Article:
Lane splitting, also known as lane sharing or white-lining, involves a motorcyclist driving between lanes of traffic. In other words, lane splitting is when a motorcycle does not stay in the right or left lane, but rather rides in the middle of the two lanes. Many times, drivers engage in this practice to pass other vehicles on the road. While lane splitting is legal in some states, it is prohibited under Massachusetts law, as it can significantly increase the risk of accidents on the road.

Liability in Motorcycle Accident Cases

When an accident takes place while a motorcycle is lane splitting, the fault of the accident may lie with the motorcycle rider himself or with the other driver. As mentioned above, Massachusetts’ law forbids lane splitting so the fact that the motorcycle was engaged in the practice may serve as evidence of negligence in a particular case. Negligence takes place when a person causes an accident and resulting injury by failing to use reasonable care behind the wheel. Reasonable care refers to the level of care and caution that a prudent person would have used under the same or similar circumstances.

Continue reading

Motorcycle accidents can lead to devastating, even deadly injuries. Not all motorcycle crashes involve colliding with another vehicle. Instead, some motorcycle accidents are single-vehicle accidents. If you or someone close to you has been hurt in a single-vehicle motorcycle accident, you shouldn’t assume you can’t recover compensation. At The Law Offices of Barry Feinstein & Affiliates P.C. , our Massachusetts motorcycle accident attorneys can examine the facts of your accident and identify each and every potentially liable party.Last month, a Massachusetts man was killed during a single-vehicle motorcycle crash. The 20-year-old Medfield man was taken to Norwood Hospital, where he was pronounced dead. Police say town emergency personnel responded to reports of a crash in Walpole – a place 27 miles south of Boston – late in the evening.

Unfortunately, incidents like this are quite common. According to the Insurance Institute for Highway Safety Highway Loss Data Institute, 40 percent of motorcyclist deaths in 2016 occurred in single-vehicle crashes, and 60 percent occurred in multiple-vehicle crashes. This has remained largely unchanged since the 1980s. It is important to note that alcohol played a role in 37 percent of deaths in single-vehicle crashes in 2016.

Continue reading

Drivers often fail to see motorcycles on the road, especially at left turns. This leads to many accidents being the result of improper left turns. If you or someone close to you has been injured in a motorcycle accident caused by another’s drivers’ negligence, you may be entitled to compensation for your harm. At The Law Offices of Barry Feinstein & Affiliates P.C. , our seasoned Massachusetts motorcycle accident attorneys are committed to providing practical and cost-effective legal advice for your case.

Sadly, left turn accidents are quite commonplace. Data collected from Arbella Insurance highlights that 31 percent of serious wrecks in 2013 involved an automobile turning left. According to the National Highway Traffic Safety Administration (NHTSA), nearly half of the total 5.8 million car accidents that take place in the country every year are intersection-related and the majority of those involve making an improper left turn. In fact, a 2010 NHTSA report found that in the case of 22.2 percent of crashes, the critical pre-crash event (i.e., an event that made the crash imminent) was turning left.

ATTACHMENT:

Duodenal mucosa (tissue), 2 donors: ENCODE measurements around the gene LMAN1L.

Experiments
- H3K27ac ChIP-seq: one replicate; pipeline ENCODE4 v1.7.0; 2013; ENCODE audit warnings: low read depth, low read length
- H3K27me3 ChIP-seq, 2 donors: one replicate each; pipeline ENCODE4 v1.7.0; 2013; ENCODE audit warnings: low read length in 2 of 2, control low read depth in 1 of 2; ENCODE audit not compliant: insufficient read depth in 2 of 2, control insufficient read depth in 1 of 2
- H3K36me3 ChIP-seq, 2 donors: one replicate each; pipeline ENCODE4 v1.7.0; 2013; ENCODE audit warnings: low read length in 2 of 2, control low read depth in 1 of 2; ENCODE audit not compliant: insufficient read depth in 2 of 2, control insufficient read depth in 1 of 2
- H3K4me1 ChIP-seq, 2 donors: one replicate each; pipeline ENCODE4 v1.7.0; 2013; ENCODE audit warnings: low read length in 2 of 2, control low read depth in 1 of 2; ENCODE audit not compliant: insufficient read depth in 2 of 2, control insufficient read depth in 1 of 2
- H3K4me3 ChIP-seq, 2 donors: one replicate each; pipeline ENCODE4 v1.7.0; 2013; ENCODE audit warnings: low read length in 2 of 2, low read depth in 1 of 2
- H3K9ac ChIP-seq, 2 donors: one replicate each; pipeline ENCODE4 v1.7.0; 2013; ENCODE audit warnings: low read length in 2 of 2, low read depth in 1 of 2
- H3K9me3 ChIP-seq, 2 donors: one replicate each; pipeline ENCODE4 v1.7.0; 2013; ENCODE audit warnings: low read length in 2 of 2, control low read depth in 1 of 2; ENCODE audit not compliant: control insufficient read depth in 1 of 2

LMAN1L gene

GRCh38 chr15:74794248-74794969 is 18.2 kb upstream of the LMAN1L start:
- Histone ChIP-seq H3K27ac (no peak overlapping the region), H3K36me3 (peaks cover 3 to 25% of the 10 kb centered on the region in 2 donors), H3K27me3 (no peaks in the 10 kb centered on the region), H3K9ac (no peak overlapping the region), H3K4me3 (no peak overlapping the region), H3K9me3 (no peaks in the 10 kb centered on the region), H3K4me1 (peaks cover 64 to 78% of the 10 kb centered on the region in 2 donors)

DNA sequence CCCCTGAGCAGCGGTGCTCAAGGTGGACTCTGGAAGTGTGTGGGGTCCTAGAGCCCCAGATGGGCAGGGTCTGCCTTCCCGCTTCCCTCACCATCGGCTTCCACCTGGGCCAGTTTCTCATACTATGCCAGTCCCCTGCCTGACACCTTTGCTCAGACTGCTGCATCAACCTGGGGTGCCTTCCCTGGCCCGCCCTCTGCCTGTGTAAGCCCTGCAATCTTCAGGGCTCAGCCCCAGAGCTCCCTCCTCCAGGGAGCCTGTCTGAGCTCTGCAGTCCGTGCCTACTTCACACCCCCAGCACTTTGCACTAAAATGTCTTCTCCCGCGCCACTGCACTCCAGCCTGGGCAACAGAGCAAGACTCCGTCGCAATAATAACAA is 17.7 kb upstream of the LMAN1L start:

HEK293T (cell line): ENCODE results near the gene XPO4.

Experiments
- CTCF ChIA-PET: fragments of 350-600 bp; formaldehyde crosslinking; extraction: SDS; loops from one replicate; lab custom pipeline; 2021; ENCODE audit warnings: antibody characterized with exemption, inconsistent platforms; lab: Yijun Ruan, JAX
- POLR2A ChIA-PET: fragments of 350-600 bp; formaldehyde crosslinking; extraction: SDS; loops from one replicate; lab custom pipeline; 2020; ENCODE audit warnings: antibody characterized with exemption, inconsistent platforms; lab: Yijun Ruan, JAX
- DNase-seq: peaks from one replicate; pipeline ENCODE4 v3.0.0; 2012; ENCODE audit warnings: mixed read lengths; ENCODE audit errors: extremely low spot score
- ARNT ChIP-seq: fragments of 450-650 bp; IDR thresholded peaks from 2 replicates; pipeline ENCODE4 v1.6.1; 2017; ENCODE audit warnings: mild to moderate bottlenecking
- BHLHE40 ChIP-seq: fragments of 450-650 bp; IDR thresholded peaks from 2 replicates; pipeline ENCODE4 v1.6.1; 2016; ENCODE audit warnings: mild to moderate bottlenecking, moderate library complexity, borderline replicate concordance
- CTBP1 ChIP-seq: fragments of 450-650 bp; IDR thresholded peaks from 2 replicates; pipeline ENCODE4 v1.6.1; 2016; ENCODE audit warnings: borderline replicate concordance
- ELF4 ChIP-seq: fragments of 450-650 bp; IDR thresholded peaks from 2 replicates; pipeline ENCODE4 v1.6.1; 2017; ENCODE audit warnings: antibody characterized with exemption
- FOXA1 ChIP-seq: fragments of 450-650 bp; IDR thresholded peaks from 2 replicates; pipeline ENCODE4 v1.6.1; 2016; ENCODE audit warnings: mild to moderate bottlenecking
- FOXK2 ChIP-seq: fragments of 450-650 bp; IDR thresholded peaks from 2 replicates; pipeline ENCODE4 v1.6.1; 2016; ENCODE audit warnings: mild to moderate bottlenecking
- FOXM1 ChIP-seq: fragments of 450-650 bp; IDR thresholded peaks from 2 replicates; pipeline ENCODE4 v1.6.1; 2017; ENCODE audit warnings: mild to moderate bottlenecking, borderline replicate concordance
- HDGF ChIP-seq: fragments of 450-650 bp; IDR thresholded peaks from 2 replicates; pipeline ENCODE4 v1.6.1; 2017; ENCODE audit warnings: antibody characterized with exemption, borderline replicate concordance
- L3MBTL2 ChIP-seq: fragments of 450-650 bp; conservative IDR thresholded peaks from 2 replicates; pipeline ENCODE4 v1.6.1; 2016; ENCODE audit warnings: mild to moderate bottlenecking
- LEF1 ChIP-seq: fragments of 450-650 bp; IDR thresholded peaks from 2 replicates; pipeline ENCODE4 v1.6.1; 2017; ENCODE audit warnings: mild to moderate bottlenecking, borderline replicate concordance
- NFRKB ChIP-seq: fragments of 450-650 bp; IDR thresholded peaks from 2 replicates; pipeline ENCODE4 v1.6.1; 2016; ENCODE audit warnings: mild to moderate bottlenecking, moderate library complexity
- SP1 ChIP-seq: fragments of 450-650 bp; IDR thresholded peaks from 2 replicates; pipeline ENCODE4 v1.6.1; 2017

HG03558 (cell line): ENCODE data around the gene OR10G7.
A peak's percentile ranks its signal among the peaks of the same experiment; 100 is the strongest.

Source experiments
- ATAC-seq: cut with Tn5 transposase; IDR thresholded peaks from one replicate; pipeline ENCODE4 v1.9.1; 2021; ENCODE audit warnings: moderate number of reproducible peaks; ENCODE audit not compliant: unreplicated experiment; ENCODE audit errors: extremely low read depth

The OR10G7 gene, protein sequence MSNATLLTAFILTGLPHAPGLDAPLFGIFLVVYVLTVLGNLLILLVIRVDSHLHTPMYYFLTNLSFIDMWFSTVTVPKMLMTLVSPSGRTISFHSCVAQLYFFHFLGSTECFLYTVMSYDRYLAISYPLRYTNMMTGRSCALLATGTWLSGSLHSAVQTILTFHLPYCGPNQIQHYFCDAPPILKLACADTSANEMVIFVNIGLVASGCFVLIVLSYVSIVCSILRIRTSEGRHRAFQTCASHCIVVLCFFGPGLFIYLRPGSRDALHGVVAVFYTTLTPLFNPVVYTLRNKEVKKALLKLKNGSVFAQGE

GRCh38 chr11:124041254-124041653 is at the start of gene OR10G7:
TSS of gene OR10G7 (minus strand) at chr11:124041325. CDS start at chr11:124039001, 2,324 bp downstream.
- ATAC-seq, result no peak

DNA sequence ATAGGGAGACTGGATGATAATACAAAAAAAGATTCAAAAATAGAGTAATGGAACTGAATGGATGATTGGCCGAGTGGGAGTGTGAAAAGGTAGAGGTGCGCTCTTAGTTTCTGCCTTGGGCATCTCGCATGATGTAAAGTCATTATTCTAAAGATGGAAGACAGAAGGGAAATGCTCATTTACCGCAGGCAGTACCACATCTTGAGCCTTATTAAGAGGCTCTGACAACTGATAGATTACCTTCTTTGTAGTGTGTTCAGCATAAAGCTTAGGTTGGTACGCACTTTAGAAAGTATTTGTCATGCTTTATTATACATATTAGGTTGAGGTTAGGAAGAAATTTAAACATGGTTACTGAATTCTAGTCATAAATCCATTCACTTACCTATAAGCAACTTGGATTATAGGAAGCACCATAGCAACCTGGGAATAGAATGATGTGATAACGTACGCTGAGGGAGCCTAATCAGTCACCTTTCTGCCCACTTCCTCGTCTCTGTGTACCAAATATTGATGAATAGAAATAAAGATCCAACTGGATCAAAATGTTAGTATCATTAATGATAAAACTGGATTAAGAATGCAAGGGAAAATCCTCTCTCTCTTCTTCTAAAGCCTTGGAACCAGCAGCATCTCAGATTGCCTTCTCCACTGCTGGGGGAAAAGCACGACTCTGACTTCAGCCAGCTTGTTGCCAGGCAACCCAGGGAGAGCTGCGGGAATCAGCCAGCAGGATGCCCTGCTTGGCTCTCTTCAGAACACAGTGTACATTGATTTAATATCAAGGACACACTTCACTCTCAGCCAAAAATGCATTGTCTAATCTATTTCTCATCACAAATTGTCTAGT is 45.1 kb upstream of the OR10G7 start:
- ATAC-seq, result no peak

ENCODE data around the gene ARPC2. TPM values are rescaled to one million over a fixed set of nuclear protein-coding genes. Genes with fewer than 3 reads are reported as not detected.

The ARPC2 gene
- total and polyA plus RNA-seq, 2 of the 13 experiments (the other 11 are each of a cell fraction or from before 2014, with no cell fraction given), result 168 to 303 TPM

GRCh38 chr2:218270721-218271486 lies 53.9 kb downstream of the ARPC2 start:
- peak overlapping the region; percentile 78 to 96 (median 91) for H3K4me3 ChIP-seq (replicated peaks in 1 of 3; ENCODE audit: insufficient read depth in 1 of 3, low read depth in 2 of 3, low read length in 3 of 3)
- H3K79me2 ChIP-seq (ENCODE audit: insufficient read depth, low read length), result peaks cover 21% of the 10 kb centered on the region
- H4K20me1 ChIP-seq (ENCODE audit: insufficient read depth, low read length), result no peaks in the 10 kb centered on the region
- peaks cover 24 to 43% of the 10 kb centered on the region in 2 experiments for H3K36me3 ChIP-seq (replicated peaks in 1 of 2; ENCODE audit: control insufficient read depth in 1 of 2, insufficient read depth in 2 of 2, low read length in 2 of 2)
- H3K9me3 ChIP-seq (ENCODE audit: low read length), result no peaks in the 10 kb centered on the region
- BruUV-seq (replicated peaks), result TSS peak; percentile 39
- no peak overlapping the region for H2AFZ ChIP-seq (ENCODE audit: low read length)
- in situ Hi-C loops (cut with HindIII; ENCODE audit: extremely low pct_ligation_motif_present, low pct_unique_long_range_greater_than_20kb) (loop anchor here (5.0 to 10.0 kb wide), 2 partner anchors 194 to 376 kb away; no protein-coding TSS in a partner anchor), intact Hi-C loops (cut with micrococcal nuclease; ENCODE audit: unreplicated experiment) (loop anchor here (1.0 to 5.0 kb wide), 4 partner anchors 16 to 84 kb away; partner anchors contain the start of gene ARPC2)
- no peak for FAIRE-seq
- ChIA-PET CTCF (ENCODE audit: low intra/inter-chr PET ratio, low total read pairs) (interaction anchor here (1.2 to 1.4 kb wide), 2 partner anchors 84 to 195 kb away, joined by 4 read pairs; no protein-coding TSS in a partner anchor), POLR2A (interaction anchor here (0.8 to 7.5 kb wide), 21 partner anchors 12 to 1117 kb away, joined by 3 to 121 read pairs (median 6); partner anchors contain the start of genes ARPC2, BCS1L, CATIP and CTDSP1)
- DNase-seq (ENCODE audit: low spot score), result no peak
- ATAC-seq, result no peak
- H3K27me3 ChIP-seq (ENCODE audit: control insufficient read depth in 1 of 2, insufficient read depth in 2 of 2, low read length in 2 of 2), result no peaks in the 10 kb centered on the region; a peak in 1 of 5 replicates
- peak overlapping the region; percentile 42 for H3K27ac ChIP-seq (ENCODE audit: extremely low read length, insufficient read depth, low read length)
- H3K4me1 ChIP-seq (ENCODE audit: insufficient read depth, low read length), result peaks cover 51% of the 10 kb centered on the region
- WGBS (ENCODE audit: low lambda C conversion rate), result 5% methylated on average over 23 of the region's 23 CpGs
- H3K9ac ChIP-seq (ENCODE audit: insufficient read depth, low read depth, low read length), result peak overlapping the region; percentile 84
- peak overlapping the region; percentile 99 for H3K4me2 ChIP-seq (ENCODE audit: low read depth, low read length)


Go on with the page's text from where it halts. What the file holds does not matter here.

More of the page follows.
Motor vehicles making left turns can pose a danger to motorcycles if they are not careful. Left turn accidents with motorcycles can happen in a number of ways, including:

  • A motorist cutting off a motorcyclist while making a left turn;
  • A motorist running a red light;
  • A motorist ignoring stop sign, not coming to a complete stop and prematurely making a left turn;
  • A motorist making a left turn at a yellow light without scanning the surrounding area for a motorcycle.

Continue reading

Motorcycles provide an enjoyable and often thrilling mode of transportation. Motorcycle accidents, however, can have catastrophic consequences for the rider, given his or her relative vulnerability in a collision involving a larger vehicle. Some accidents, like rollover accidents, are even more dangerous than others. If you or someone close to you has been injured in a motorcycle rollover accident, you need the help of a skilled Massachusetts motorcycle accident attorney who can assess the merits of your case and determine the viability of your legal claim.

A motorcycle rollover accident occurs when the motorcycle overturns. Put another way, motorcycle rollover accidents take place when the motorcycle flips over. These accidents can be categorized as “tripped” or “untripped.” Rollover accidents caused by external objects such as a car, truck, or other vehicle are known as “tripped,” since the motorcycle is tripped by the object causing it to flip over. Untripped rollovers generally are not caused by contact with an external object. Instead, they may be caused by the behavior of others on the road, such as an aggressive driver who is veering in and out of lanes, causing a motorcycle rollover accident. Sometimes a motorcycle rollover accident is a result of a defective part. And in other cases, a rollover accident may be caused by a road defect, such as a pothole.

If another person or party’s negligence caused your rollover accident, you can likely file a lawsuit against the at-fault party. Almost all personal injury cases are rooted in negligence. In Massachusetts, negligence occurs when an individual or entity fails to exercise the level of care required under the circumstances and, as a result, causes injuries or harm to someone else. It is important to note that Massachusetts follows the doctrine of comparative negligence, under which a plaintiff’s total damages award is reduced by his or her degree of fault. For example, if a motorcyclist is deemed to be 20 percent at fault for the rollover accident, his or her recovery will be reduced by that amount. The only exception to this rule is if the plaintiff is 50 percent or more at fault, in which case that plaintiff is barred from recovering any damages at all.

Contact Information